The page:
Deep uncertainty(Mental models XV)

The concept of deep uncertainty is intriguing and important – as defined it is:

Deep uncertainty exists when parties to a decision do not know, or cannot agree on, the system model that relates action to consequences, the probability distributions to place over the inputs to these models, which consequences to consider and their relative importance. Deep uncertainty often involves decisions that are made over time in dynamic interaction with the system.

Deep Uncertainty Society, web.

The thing that really is exciting is that the concept of deep uncertainty starts from the assumption that we will not get to a shared model of what is going on here, and it then asks the question: well, can we still distill principles for decision making?

All problems that allow for a shared model can be played out, those that don’t require other means of attack.

My instinctive answer is that this would be impossible – but as usual instincts cannot be trusted.

Turns out that there is a whole research field here – led by organizations like The Society for Decision Making Under Deep Uncertainty (DMDU). The DMDU has, among other things, published an interesting checklist for making investments or planning decisions, that is available here, but more than anything they are systematically trying to study how we can make progress on issues where we do not share a model of reality.

The thing that makes this interesting in my mind is the idea of classes of uncertainty – and different kinds of uncertainty. The two major classes I think are most helpful are the following:

  • Uncertainty over probability distributions – we agree on a model of the world and on possible outcomes, we just lack any ability to assess or distribute probabilities – and refuse to succumb to the short-hand of 50/50. This is a kind of “outcome uncertainty” – we know the outcomes, but lack methods of determining their probabilities.
  • Uncertainty over what is going on here, the inability to even list – partially or exhaustively – possible outcomes. This is more akin to some kind of “model uncertainty”, where we simply seem impossible to meaningfully model the situation.

This second kind of uncertainty is intriguing. It seems, intuitively, that we can always model a situation, if nothing else as a very, very simple system, but perhaps what we want to say here in the second case is that our model does not reach the George Box-threshold?

Box famously said that “all models are wrong but some are useful”. Maybe what we have in “model uncertainty” are models that are not useful – or better: models that are not even wrong. That would then lead us to ask why that is — what could possibly lead to model uncertainty?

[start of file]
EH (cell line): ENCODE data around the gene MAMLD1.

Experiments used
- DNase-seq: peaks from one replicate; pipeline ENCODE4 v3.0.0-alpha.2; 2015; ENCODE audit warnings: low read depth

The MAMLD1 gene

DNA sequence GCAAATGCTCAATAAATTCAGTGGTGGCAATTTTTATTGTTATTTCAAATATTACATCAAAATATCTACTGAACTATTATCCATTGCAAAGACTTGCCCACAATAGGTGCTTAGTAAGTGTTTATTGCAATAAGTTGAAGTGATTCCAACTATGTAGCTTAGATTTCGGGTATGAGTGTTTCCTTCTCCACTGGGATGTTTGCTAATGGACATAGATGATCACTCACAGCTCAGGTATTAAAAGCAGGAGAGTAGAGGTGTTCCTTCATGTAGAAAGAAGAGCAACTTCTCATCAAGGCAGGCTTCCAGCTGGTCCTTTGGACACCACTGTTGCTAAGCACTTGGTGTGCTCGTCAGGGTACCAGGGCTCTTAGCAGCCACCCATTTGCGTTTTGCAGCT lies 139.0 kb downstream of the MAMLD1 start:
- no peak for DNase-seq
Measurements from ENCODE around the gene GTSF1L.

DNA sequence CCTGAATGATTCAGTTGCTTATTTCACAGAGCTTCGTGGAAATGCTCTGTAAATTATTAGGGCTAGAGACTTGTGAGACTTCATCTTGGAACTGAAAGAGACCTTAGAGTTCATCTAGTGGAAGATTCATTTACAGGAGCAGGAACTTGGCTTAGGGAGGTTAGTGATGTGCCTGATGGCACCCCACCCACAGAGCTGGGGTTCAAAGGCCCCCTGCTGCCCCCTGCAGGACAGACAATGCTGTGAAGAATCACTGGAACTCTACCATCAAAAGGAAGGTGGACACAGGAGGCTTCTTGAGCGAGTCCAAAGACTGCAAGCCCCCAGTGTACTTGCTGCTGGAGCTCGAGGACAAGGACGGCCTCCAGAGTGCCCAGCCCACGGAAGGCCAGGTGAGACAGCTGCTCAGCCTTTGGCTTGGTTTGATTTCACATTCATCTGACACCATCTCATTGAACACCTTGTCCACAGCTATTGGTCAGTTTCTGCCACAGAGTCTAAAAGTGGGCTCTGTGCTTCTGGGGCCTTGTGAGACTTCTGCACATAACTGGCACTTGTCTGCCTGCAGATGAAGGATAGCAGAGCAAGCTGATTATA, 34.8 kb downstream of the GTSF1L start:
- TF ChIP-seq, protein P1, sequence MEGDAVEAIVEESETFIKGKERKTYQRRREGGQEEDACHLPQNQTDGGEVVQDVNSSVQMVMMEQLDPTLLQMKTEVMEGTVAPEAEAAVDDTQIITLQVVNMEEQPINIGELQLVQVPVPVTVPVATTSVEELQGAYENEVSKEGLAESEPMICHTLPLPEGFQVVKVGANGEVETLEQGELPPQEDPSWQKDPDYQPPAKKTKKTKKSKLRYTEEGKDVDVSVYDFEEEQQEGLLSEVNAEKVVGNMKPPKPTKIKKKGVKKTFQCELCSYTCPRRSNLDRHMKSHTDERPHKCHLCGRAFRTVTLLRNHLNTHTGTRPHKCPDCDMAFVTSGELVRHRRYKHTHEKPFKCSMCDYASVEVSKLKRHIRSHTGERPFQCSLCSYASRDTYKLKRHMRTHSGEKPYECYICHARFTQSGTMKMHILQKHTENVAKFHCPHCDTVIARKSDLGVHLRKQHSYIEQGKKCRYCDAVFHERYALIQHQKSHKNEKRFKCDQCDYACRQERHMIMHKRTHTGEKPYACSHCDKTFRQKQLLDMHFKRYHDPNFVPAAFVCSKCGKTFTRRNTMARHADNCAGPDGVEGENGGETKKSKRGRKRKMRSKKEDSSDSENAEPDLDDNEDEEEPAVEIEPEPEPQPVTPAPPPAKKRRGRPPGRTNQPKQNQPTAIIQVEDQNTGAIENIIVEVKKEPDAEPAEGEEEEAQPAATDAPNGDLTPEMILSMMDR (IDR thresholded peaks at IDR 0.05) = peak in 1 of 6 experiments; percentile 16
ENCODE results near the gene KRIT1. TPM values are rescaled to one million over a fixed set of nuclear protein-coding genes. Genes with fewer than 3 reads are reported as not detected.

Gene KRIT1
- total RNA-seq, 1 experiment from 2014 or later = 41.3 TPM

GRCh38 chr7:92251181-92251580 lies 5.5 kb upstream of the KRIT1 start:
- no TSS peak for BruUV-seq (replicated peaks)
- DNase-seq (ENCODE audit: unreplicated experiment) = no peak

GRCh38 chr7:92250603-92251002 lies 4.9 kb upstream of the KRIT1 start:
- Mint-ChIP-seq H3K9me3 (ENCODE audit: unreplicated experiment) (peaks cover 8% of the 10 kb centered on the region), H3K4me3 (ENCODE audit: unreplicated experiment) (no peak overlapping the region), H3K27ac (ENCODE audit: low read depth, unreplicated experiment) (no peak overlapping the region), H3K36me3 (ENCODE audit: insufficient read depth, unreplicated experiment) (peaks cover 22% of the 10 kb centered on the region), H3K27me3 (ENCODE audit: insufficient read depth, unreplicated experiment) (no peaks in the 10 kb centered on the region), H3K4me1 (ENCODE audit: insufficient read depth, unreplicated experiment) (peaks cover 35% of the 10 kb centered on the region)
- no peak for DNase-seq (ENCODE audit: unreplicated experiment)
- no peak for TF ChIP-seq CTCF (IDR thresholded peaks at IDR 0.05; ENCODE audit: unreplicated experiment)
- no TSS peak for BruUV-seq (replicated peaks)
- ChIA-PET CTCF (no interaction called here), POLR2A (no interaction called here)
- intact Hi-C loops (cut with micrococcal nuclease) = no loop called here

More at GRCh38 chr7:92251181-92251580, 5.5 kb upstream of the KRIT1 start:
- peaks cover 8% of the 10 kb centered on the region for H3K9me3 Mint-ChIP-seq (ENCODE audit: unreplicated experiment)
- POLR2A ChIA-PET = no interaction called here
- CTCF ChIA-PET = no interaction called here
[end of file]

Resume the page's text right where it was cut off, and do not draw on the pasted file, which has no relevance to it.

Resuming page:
One example would be highly particularistic events – like the encounter with an alien intelligence – where there are no patterns to draw on for making any kind of model (but…octopuses?). Or perhaps a situation with too many moving pieces? Maybe there are two versions of model uncertainty – one would be where we cannot cross the Box-threshold, and one would be where any model would be useless by the time it was formulated because the object of modeling would have changed so that the model slips below the Box-threshold again?

This general question – are there classes of problems where the modeling of the problem always takes more time than it takes for the problem to morph beyond the usefulness of the model so achieved – seems overly theoretical but is probably much more common than we think.

Now, back to the real issue though. What do we do when we lack the ability to model a system? How do we elicit a pattern from the problem? By interaction. That is another notable item in the definition. But is interaction and alternative to modeling or a variant on modeling? How are modeling and interaction different?

This is probably a trickier question than we think – interaction can happen without a model of the system you interact with, it is a way to probe the system and elicit a pattern from it. The pattern is not a model of the system an sich, but a model of its behavior.

Again – is this a distinction without a difference? Are any models of systems not just models of behavior? I think there is a case here for arguing that modeling a system allows us to more accurately predict any range of behavioral patterns that the system can produce, but modeling the behavior only gives us access to that specific behavior and so does not say anything meaningful about the other possible states that the system can take or behaviors it can produce.

Predicting a boxer in the ring will not tell you how they vote.

Behavioral models and system models differ. That seems almost mundane, but when we deal with really complex systems it matters — and interaction is how we elicit behavioral patterns. Dialogue, experiment become key, rather than abstract description. Complexity is best explored through interaction.

So much more here, and a lot of conceptual confusion on my part. Need to dig deeper – but the usefulness of the notion of deep uncertainty alone makes it worthwhile to pursue more.

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